Breaking down the microbiology world one bite at a time
Martyrs of infection
Intestine’s skin: a barrier against pathogens
Think about a wound you got from a knife while cutting vegetables or maybe a burn when you touched a searing hot steel saucepan. How painful it was! Now, remember how a thin layer of skin develops on the wound over time, reducing the pain to almost nothing. Just like the outer skin, all mammals have an inner skin lining for all internal organs like lungs, liver, pancreas, stomach and intestine. This layer, called the epithelium, protects mammals against internal infection and damage through a variety of mechanisms.
A lot of current research is focused on intestinal epithelium because the cells of this layer work in mysterious ways. Pathogens target one cell at a time by invading them through needle-like structures, making their way to other internal organs through the network of cells and blood. But, wait! It is not so easy to disrupt the harmony of the mammalian body. Intestinal epithelium serves as the first barrier to this disruption. When one cell is invaded by the pathogen, it communicates with the neighboring through cell-signaling pathways, forming a network almost like a WiFi hotspot internet connection. Amongst the neighboring cells are also the ones forming muscles surrounding the intestine. Until now researchers thought that the muscles help in contracting the intestinal wall when a pathogen attacks, but they did not know that the cells of the intestinal epithelium can also defend against the attack. Recently, researchers from Uppsala University have found that infected epithelial cells can withstand infection on their own and signal the surrounding epithelium cells to not get affected during this process. These researchers conducted an experiment to back their findings, where they saw that the epithelium layer undergoes contraction at the site of infection and sheds the affected cells.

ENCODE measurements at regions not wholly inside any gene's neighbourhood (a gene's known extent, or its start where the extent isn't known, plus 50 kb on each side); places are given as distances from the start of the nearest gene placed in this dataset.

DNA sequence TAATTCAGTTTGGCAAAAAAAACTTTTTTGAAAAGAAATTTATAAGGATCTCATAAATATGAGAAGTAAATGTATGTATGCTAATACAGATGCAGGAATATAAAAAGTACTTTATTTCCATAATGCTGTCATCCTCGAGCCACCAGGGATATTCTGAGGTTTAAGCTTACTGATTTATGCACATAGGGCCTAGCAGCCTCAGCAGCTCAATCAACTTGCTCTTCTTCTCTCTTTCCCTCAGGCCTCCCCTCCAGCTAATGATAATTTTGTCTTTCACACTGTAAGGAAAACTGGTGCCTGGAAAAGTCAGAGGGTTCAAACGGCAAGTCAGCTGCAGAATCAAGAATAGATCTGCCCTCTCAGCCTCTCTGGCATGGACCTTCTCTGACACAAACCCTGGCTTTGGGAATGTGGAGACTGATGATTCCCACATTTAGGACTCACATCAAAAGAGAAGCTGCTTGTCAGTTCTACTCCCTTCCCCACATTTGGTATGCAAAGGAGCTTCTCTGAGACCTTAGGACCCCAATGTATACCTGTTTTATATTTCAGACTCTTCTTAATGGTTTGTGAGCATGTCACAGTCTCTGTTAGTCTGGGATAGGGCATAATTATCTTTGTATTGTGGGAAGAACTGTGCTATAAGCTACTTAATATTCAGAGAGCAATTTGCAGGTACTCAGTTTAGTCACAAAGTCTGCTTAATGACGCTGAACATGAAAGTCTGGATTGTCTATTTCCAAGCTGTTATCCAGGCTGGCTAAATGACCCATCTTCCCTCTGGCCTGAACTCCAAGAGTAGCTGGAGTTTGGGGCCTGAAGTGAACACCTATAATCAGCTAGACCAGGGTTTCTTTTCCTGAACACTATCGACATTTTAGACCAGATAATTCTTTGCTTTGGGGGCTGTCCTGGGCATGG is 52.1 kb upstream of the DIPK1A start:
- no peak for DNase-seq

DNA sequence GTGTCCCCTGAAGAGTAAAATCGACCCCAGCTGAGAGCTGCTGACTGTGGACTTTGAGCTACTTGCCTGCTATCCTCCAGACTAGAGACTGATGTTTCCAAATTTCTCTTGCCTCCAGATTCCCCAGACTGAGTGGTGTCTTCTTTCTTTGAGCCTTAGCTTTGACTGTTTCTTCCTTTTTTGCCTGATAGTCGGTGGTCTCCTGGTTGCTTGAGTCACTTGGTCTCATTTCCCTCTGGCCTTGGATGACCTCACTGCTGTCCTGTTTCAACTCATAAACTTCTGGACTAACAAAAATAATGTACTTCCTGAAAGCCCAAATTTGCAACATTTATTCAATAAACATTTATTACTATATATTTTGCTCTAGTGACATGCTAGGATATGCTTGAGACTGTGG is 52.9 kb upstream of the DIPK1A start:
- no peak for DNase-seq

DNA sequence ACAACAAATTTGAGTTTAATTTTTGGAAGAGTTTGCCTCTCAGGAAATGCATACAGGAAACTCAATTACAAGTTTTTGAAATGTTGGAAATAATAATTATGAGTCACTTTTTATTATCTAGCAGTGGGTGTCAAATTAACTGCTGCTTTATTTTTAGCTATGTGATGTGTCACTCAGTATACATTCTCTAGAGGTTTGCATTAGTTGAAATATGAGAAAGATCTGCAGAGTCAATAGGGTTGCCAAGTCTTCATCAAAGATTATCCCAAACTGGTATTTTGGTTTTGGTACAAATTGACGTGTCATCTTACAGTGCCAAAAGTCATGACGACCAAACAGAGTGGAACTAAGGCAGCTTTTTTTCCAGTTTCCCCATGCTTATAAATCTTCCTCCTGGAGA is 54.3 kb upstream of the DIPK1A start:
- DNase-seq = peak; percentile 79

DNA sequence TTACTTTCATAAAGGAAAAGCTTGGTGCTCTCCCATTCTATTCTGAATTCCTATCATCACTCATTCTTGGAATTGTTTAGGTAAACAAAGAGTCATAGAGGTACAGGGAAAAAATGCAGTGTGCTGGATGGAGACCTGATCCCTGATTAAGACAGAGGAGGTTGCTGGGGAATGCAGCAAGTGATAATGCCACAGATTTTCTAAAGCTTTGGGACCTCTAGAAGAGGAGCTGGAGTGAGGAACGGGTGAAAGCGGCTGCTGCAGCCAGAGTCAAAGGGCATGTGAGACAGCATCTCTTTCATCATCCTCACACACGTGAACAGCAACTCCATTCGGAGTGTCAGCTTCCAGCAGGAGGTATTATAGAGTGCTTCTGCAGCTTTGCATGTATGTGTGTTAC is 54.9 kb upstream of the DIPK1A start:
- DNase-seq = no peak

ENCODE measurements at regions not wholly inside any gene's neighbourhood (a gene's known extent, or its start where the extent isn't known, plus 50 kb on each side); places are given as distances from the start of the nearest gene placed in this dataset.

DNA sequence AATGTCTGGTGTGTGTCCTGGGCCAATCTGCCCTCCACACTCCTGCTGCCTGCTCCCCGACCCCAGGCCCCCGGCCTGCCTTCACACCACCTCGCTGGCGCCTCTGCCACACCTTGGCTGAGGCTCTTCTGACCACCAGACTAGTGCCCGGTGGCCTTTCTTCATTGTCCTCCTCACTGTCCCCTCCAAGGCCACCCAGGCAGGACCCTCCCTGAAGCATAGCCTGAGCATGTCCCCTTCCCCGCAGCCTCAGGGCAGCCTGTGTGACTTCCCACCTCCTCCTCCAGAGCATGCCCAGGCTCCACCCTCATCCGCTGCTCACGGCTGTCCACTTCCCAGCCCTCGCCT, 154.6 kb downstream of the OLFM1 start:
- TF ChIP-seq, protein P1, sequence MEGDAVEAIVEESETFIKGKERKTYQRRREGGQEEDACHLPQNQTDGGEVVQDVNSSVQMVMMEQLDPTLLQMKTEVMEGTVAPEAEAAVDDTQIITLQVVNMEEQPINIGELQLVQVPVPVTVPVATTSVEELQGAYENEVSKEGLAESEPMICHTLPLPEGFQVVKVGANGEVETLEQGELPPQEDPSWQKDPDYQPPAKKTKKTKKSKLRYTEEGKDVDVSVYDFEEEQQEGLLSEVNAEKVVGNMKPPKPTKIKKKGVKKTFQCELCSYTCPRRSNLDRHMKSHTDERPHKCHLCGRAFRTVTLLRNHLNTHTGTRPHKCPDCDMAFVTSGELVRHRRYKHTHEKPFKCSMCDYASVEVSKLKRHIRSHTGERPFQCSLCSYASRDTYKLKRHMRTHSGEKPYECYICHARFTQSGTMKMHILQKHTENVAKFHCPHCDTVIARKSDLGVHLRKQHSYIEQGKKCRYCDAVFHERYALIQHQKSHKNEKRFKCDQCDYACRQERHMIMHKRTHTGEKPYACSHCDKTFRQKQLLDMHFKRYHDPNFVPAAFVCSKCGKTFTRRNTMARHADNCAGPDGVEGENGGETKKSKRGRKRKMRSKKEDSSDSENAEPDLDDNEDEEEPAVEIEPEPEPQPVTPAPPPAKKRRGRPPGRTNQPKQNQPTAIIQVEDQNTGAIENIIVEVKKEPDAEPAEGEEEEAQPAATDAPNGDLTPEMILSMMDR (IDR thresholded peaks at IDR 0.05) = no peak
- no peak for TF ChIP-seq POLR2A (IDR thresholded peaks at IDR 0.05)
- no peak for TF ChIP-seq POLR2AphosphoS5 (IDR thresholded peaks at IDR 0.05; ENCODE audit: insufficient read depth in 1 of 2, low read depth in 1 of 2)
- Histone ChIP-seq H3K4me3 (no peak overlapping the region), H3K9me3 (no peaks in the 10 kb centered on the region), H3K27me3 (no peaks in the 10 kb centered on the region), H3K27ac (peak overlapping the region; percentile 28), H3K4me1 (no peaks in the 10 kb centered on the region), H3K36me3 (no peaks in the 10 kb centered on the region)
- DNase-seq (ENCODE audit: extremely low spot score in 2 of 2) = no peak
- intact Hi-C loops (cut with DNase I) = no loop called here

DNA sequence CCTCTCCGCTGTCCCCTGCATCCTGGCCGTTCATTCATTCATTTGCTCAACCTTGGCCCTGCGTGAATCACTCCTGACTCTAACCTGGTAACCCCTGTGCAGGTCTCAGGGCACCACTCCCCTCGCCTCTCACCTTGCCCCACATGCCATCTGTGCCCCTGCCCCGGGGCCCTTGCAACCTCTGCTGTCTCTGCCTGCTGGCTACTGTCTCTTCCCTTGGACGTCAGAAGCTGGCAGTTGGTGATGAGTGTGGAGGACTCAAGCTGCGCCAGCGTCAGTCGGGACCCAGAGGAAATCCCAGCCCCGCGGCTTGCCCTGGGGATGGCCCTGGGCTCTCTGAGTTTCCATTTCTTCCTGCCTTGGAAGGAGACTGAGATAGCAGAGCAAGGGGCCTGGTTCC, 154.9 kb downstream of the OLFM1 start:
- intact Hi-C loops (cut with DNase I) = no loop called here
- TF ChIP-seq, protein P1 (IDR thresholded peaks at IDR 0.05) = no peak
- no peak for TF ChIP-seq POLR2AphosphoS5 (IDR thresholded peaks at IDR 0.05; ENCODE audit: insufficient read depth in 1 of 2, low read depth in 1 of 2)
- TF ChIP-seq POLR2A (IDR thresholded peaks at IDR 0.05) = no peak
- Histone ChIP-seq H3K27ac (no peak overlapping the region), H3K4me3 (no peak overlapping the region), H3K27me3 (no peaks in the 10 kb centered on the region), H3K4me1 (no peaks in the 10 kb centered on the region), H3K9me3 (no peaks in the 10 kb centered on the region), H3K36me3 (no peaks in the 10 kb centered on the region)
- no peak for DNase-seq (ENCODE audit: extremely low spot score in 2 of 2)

Cultivating skin in a petri dish!
Yes! All those sci-fi movies might be true after all! Scientists can cultivate live tissues on a petri dish, with a varying degree of density. In this particular case, they created a single layer of epithelial cells derived from the intestines of mice. These cells transform into sheet-like tissues without any openings on a plastic surface over time. These sheets are called enteroids. Once the cells form enteroids, scientists infect them with Salmonella Typhimurium (STm) to study the mechanism of invasion and subsequent epithelial response. STm is a pathogen known for causing typhoid-like infection and uses a needle-like structure to invade the intestinal epithelial lining. If STm is devoid of the genes that code for proteins of the needle, it cannot induce any epithelial immune response.
How does the mammalian intestine protect itself against harmful bacteria?